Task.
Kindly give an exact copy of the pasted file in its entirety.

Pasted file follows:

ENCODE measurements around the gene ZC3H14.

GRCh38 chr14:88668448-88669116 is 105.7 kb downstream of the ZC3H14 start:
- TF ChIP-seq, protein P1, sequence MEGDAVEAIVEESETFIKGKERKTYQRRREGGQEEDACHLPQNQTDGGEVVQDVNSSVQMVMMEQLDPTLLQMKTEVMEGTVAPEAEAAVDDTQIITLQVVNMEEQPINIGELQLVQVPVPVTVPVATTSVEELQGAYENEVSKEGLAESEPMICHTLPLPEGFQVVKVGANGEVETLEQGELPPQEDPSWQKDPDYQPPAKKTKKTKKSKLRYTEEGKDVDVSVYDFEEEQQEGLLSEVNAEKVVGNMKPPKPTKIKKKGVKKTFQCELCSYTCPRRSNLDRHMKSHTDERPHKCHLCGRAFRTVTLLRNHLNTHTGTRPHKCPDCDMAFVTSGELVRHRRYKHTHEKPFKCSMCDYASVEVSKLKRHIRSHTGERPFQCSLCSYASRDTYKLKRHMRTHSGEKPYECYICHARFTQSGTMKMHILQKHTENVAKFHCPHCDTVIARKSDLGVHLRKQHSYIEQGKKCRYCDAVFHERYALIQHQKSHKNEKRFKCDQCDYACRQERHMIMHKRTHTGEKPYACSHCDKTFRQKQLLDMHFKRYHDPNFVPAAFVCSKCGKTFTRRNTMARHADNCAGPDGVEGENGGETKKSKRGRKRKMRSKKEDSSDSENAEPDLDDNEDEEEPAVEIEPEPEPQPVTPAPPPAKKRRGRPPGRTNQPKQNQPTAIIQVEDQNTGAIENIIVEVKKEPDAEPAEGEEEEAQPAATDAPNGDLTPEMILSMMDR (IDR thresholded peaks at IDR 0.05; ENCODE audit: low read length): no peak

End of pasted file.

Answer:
ENCODE measurements around the gene ZC3H14.

GRCh38 chr14:88668448-88669116 is 105.7 kb downstream of the ZC3H14 start:
- TF ChIP-seq, protein P1, sequence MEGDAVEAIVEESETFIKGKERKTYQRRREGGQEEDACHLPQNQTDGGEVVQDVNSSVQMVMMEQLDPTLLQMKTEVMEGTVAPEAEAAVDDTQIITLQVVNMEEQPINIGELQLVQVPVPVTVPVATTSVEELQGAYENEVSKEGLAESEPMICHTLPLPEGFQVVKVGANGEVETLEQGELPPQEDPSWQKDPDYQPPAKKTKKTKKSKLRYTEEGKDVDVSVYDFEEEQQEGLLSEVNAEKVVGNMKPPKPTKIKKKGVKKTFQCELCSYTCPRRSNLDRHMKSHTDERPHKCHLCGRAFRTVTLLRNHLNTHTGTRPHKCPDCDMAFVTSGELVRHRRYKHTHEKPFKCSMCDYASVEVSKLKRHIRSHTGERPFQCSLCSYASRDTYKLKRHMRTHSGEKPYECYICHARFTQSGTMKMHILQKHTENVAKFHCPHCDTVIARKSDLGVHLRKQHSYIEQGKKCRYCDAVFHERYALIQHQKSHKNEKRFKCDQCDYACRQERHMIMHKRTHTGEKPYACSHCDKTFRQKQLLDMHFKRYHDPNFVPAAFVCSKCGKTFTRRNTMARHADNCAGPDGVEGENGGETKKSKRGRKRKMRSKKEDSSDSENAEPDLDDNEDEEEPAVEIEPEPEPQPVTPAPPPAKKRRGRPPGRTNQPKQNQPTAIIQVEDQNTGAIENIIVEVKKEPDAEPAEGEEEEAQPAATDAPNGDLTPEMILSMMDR (IDR thresholded peaks at IDR 0.05; ENCODE audit: low read length): no peak